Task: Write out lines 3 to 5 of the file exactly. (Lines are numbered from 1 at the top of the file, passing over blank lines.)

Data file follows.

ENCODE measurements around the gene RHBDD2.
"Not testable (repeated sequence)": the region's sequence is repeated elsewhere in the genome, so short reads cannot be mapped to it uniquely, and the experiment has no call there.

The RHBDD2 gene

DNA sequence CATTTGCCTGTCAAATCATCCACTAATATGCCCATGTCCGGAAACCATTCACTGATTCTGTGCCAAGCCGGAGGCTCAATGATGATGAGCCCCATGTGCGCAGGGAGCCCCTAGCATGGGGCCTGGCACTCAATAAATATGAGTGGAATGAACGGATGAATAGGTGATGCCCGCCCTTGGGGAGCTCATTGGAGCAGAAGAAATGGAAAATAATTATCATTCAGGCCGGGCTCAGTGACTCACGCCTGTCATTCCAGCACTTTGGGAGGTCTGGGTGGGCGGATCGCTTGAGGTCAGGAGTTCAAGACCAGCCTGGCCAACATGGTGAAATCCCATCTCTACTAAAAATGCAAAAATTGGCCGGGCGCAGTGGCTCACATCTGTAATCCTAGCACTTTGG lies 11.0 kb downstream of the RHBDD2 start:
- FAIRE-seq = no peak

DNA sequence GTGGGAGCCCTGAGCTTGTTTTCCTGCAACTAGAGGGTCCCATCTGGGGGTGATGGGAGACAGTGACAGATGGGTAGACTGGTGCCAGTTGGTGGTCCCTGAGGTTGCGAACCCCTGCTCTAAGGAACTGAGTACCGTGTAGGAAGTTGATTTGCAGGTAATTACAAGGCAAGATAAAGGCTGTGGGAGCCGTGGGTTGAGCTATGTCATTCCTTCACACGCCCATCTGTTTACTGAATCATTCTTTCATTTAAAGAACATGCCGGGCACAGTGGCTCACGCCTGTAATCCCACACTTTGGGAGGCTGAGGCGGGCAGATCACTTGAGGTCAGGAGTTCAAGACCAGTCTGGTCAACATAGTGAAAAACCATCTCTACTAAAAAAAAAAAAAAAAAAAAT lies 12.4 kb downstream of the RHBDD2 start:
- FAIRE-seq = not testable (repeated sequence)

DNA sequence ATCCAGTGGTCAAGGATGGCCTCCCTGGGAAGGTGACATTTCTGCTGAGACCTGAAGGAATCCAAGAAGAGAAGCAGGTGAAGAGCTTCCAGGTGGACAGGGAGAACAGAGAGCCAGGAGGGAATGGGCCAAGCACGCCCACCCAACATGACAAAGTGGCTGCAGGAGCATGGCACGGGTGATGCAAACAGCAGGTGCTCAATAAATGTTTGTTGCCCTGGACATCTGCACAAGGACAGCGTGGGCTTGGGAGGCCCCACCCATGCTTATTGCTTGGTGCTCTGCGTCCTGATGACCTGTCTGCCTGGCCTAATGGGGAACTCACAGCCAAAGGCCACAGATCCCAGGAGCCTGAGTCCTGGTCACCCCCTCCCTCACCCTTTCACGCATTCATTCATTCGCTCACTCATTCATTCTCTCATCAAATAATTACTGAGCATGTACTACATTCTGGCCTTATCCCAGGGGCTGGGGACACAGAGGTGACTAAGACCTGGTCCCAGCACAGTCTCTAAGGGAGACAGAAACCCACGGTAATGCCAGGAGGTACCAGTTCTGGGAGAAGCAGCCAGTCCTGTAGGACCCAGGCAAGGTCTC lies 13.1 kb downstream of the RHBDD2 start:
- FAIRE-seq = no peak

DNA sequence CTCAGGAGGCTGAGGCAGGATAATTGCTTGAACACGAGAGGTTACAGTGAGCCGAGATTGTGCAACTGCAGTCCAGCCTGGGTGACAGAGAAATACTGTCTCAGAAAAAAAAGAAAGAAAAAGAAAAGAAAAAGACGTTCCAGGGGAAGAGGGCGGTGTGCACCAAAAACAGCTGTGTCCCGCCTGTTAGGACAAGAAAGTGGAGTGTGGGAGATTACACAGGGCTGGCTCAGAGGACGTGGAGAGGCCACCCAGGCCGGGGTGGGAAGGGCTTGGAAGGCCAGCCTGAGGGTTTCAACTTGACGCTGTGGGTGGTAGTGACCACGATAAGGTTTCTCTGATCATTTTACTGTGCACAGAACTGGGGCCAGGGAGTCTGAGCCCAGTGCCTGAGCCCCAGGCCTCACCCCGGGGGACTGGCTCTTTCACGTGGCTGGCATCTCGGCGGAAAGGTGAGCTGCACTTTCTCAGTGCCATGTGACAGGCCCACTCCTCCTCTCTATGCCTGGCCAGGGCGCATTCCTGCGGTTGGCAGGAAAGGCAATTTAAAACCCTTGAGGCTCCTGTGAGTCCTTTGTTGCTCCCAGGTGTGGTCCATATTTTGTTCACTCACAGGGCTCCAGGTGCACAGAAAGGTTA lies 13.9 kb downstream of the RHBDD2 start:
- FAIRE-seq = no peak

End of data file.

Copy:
The RHBDD2 gene

DNA sequence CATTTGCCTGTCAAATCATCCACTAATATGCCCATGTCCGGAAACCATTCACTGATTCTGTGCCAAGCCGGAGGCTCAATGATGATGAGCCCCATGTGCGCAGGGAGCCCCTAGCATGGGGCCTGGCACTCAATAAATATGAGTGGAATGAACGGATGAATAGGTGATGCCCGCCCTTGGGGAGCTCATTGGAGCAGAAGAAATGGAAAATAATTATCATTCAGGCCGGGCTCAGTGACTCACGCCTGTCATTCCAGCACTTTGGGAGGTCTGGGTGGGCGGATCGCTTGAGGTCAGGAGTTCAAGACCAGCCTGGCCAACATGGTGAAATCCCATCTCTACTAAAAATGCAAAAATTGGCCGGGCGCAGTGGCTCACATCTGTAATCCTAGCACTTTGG lies 11.0 kb downstream of the RHBDD2 start:
- FAIRE-seq = no peak